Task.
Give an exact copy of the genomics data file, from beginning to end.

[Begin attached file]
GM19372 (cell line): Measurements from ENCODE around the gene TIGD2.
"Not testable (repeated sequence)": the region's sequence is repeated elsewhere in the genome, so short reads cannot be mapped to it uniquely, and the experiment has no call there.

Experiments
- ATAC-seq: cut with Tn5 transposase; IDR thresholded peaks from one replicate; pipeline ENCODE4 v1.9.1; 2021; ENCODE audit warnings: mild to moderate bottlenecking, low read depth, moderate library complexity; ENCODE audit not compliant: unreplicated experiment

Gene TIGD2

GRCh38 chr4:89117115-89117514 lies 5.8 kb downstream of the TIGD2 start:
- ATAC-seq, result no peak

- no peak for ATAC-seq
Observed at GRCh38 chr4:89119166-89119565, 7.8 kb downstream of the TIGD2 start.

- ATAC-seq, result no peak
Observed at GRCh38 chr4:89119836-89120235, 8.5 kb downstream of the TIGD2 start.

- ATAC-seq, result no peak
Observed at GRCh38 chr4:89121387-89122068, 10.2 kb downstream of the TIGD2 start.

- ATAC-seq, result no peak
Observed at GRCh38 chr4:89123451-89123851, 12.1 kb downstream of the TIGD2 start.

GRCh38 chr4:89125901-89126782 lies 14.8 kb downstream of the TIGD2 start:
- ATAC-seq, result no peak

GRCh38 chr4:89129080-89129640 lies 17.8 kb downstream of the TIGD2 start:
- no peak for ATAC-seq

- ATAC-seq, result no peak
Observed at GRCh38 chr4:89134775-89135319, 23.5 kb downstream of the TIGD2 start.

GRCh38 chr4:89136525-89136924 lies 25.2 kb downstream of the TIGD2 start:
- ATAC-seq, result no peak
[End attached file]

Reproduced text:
GM19372 (cell line): Measurements from ENCODE around the gene TIGD2.
"Not testable (repeated sequence)": the region's sequence is repeated elsewhere in the genome, so short reads cannot be mapped to it uniquely, and the experiment has no call there.

Experiments
- ATAC-seq: cut with Tn5 transposase; IDR thresholded peaks from one replicate; pipeline ENCODE4 v1.9.1; 2021; ENCODE audit warnings: mild to moderate bottlenecking, low read depth, moderate library complexity; ENCODE audit not compliant: unreplicated experiment

Gene TIGD2

GRCh38 chr4:89117115-89117514 lies 5.8 kb downstream of the TIGD2 start:
- ATAC-seq, result no peak

- no peak for ATAC-seq
Observed at GRCh38 chr4:89119166-89119565, 7.8 kb downstream of the TIGD2 start.

- ATAC-seq, result no peak
Observed at GRCh38 chr4:89119836-89120235, 8.5 kb downstream of the TIGD2 start.

- ATAC-seq, result no peak
Observed at GRCh38 chr4:89121387-89122068, 10.2 kb downstream of the TIGD2 start.

- ATAC-seq, result no peak
Observed at GRCh38 chr4:89123451-89123851, 12.1 kb downstream of the TIGD2 start.

GRCh38 chr4:89125901-89126782 lies 14.8 kb downstream of the TIGD2 start:
- ATAC-seq, result no peak

GRCh38 chr4:89129080-89129640 lies 17.8 kb downstream of the TIGD2 start:
- no peak for ATAC-seq

- ATAC-seq, result no peak
Observed at GRCh38 chr4:89134775-89135319, 23.5 kb downstream of the TIGD2 start.

GRCh38 chr4:89136525-89136924 lies 25.2 kb downstream of the TIGD2 start:
- ATAC-seq, result no peak